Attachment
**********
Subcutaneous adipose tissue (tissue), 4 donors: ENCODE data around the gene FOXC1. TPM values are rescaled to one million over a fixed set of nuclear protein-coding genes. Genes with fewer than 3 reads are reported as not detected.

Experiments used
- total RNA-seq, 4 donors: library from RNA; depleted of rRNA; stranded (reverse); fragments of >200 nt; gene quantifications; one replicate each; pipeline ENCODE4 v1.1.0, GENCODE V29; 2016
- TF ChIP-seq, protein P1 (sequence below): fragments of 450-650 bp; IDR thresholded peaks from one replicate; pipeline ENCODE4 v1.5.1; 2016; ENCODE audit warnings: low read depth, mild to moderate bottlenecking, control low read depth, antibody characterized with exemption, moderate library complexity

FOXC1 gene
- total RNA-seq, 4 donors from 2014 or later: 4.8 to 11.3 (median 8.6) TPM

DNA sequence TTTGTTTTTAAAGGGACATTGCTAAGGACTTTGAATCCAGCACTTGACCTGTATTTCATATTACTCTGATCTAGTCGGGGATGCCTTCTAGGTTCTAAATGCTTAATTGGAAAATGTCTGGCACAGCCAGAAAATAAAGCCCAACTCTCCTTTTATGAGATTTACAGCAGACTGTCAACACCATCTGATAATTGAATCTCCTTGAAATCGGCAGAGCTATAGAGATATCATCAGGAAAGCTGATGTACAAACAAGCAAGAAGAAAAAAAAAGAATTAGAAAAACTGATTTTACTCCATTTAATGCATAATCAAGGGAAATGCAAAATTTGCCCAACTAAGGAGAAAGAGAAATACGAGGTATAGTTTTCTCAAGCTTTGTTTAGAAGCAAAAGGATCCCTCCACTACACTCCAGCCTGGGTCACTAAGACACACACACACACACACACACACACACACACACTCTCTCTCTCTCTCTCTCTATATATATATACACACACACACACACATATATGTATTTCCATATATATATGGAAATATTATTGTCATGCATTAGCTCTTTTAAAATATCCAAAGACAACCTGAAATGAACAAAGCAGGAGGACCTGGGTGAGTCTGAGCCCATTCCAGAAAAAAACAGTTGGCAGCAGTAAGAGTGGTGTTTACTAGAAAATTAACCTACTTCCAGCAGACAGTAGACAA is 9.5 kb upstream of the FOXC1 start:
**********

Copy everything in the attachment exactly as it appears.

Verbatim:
Subcutaneous adipose tissue (tissue), 4 donors: ENCODE data around the gene FOXC1. TPM values are rescaled to one million over a fixed set of nuclear protein-coding genes. Genes with fewer than 3 reads are reported as not detected.

Experiments used
- total RNA-seq, 4 donors: library from RNA; depleted of rRNA; stranded (reverse); fragments of >200 nt; gene quantifications; one replicate each; pipeline ENCODE4 v1.1.0, GENCODE V29; 2016
- TF ChIP-seq, protein P1 (sequence below): fragments of 450-650 bp; IDR thresholded peaks from one replicate; pipeline ENCODE4 v1.5.1; 2016; ENCODE audit warnings: low read depth, mild to moderate bottlenecking, control low read depth, antibody characterized with exemption, moderate library complexity

FOXC1 gene
- total RNA-seq, 4 donors from 2014 or later: 4.8 to 11.3 (median 8.6) TPM

DNA sequence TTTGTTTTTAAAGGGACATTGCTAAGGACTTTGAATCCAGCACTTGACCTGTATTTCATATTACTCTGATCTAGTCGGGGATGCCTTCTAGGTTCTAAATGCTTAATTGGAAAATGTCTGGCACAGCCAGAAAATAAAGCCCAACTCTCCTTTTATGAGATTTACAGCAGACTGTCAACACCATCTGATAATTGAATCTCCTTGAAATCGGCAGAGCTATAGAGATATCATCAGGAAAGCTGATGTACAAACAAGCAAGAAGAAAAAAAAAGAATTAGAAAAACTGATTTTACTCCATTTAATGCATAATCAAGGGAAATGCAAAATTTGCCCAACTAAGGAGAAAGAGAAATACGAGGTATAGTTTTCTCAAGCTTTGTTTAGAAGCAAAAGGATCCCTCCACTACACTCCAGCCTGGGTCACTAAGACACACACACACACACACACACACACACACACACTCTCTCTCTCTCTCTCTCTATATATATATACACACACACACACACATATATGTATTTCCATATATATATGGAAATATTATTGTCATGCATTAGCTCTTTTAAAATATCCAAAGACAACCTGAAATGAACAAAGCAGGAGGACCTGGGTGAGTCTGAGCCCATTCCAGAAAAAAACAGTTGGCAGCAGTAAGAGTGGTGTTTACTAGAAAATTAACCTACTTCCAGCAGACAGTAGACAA is 9.5 kb upstream of the FOXC1 start: